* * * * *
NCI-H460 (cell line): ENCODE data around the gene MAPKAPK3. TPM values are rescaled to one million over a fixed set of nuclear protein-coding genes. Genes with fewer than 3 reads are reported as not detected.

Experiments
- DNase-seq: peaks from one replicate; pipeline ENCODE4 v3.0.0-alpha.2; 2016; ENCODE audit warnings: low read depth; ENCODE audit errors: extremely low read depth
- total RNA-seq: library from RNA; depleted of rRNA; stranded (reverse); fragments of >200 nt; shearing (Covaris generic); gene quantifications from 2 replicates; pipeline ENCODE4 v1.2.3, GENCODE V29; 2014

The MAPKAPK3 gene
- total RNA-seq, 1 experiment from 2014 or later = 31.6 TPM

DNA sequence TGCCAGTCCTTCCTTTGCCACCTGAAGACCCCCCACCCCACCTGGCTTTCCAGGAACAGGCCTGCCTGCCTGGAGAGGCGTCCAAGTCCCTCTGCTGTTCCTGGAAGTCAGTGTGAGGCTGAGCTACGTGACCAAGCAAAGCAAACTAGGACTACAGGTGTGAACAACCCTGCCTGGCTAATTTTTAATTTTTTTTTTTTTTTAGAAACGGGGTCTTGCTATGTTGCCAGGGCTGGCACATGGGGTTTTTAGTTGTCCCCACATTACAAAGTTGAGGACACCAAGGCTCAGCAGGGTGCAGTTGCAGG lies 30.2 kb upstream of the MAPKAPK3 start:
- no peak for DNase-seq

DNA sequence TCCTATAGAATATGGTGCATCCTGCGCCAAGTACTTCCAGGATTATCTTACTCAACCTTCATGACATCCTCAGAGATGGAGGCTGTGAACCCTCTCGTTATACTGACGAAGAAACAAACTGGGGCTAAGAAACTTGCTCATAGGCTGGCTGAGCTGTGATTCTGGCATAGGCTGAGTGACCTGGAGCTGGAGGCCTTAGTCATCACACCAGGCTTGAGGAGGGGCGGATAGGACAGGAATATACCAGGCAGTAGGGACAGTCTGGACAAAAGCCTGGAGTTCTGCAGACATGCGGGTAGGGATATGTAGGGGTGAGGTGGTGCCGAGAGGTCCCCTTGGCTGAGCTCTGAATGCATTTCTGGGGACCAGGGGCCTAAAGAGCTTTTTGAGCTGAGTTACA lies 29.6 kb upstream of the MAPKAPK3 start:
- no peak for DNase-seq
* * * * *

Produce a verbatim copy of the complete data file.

NCI-H460 (cell line): ENCODE data around the gene MAPKAPK3. TPM values are rescaled to one million over a fixed set of nuclear protein-coding genes. Genes with fewer than 3 reads are reported as not detected.

Experiments
- DNase-seq: peaks from one replicate; pipeline ENCODE4 v3.0.0-alpha.2; 2016; ENCODE audit warnings: low read depth; ENCODE audit errors: extremely low read depth
- total RNA-seq: library from RNA; depleted of rRNA; stranded (reverse); fragments of >200 nt; shearing (Covaris generic); gene quantifications from 2 replicates; pipeline ENCODE4 v1.2.3, GENCODE V29; 2014

The MAPKAPK3 gene
- total RNA-seq, 1 experiment from 2014 or later = 31.6 TPM

DNA sequence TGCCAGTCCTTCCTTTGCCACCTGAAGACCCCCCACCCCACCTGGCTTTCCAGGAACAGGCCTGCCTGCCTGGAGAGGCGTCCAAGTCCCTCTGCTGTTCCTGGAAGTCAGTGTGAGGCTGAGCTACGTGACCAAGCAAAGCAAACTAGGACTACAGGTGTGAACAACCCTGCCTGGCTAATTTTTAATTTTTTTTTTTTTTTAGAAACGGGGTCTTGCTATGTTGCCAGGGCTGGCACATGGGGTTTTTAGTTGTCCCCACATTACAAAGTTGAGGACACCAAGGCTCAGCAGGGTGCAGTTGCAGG lies 30.2 kb upstream of the MAPKAPK3 start:
- no peak for DNase-seq

DNA sequence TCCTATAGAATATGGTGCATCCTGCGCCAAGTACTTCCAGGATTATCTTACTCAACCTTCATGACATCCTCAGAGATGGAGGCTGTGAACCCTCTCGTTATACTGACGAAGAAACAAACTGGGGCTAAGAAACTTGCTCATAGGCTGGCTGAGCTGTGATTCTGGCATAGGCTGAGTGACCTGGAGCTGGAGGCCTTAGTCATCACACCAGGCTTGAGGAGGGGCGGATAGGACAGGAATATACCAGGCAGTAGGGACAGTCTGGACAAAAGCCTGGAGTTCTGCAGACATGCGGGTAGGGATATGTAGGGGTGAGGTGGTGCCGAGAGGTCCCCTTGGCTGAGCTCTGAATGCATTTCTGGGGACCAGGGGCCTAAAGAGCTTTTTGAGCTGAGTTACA lies 29.6 kb upstream of the MAPKAPK3 start:
- no peak for DNase-seq